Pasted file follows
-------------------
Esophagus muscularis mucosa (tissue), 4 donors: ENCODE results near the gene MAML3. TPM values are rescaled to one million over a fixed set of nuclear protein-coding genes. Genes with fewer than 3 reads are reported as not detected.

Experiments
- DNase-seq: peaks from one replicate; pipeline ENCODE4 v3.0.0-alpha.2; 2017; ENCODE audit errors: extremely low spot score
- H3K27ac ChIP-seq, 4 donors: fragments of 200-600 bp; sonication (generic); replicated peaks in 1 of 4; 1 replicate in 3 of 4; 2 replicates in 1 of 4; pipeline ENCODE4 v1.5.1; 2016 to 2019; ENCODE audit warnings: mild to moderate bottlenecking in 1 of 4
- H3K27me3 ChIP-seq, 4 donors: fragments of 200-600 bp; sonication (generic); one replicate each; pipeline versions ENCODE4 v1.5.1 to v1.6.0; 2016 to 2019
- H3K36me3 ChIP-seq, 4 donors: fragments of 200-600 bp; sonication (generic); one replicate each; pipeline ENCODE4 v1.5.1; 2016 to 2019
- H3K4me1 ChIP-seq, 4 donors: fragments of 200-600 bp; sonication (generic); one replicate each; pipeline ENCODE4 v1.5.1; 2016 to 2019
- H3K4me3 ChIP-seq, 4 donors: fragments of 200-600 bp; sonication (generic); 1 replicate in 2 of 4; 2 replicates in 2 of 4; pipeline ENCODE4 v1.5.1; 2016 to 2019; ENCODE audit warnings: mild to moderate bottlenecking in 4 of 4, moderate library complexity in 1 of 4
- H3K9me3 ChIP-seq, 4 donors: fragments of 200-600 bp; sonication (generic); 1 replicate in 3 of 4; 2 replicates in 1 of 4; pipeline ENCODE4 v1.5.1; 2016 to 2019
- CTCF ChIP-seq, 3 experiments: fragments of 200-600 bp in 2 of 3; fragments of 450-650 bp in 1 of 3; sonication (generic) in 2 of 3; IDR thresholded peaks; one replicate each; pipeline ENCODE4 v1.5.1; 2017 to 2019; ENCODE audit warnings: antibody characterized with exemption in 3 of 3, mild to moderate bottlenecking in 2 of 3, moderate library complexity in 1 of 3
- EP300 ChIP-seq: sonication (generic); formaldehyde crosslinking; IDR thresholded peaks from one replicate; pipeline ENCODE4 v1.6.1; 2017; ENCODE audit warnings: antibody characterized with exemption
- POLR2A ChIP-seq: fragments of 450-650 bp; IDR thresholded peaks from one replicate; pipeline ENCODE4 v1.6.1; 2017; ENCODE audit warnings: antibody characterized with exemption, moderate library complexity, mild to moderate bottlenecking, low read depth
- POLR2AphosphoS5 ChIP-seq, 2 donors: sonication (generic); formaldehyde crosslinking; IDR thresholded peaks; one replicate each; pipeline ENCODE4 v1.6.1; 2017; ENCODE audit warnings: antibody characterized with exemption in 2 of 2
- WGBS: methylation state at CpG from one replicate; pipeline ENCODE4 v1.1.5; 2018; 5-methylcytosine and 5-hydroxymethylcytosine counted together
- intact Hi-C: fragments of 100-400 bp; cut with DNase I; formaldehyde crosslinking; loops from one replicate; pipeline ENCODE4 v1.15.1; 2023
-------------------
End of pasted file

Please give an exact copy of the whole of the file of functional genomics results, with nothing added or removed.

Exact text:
Esophagus muscularis mucosa (tissue), 4 donors: ENCODE results near the gene MAML3. TPM values are rescaled to one million over a fixed set of nuclear protein-coding genes. Genes with fewer than 3 reads are reported as not detected.

Experiments
- DNase-seq: peaks from one replicate; pipeline ENCODE4 v3.0.0-alpha.2; 2017; ENCODE audit errors: extremely low spot score
- H3K27ac ChIP-seq, 4 donors: fragments of 200-600 bp; sonication (generic); replicated peaks in 1 of 4; 1 replicate in 3 of 4; 2 replicates in 1 of 4; pipeline ENCODE4 v1.5.1; 2016 to 2019; ENCODE audit warnings: mild to moderate bottlenecking in 1 of 4
- H3K27me3 ChIP-seq, 4 donors: fragments of 200-600 bp; sonication (generic); one replicate each; pipeline versions ENCODE4 v1.5.1 to v1.6.0; 2016 to 2019
- H3K36me3 ChIP-seq, 4 donors: fragments of 200-600 bp; sonication (generic); one replicate each; pipeline ENCODE4 v1.5.1; 2016 to 2019
- H3K4me1 ChIP-seq, 4 donors: fragments of 200-600 bp; sonication (generic); one replicate each; pipeline ENCODE4 v1.5.1; 2016 to 2019
- H3K4me3 ChIP-seq, 4 donors: fragments of 200-600 bp; sonication (generic); 1 replicate in 2 of 4; 2 replicates in 2 of 4; pipeline ENCODE4 v1.5.1; 2016 to 2019; ENCODE audit warnings: mild to moderate bottlenecking in 4 of 4, moderate library complexity in 1 of 4
- H3K9me3 ChIP-seq, 4 donors: fragments of 200-600 bp; sonication (generic); 1 replicate in 3 of 4; 2 replicates in 1 of 4; pipeline ENCODE4 v1.5.1; 2016 to 2019
- CTCF ChIP-seq, 3 experiments: fragments of 200-600 bp in 2 of 3; fragments of 450-650 bp in 1 of 3; sonication (generic) in 2 of 3; IDR thresholded peaks; one replicate each; pipeline ENCODE4 v1.5.1; 2017 to 2019; ENCODE audit warnings: antibody characterized with exemption in 3 of 3, mild to moderate bottlenecking in 2 of 3, moderate library complexity in 1 of 3
- EP300 ChIP-seq: sonication (generic); formaldehyde crosslinking; IDR thresholded peaks from one replicate; pipeline ENCODE4 v1.6.1; 2017; ENCODE audit warnings: antibody characterized with exemption
- POLR2A ChIP-seq: fragments of 450-650 bp; IDR thresholded peaks from one replicate; pipeline ENCODE4 v1.6.1; 2017; ENCODE audit warnings: antibody characterized with exemption, moderate library complexity, mild to moderate bottlenecking, low read depth
- POLR2AphosphoS5 ChIP-seq, 2 donors: sonication (generic); formaldehyde crosslinking; IDR thresholded peaks; one replicate each; pipeline ENCODE4 v1.6.1; 2017; ENCODE audit warnings: antibody characterized with exemption in 2 of 2
- WGBS: methylation state at CpG from one replicate; pipeline ENCODE4 v1.1.5; 2018; 5-methylcytosine and 5-hydroxymethylcytosine counted together
- intact Hi-C: fragments of 100-400 bp; cut with DNase I; formaldehyde crosslinking; loops from one replicate; pipeline ENCODE4 v1.15.1; 2023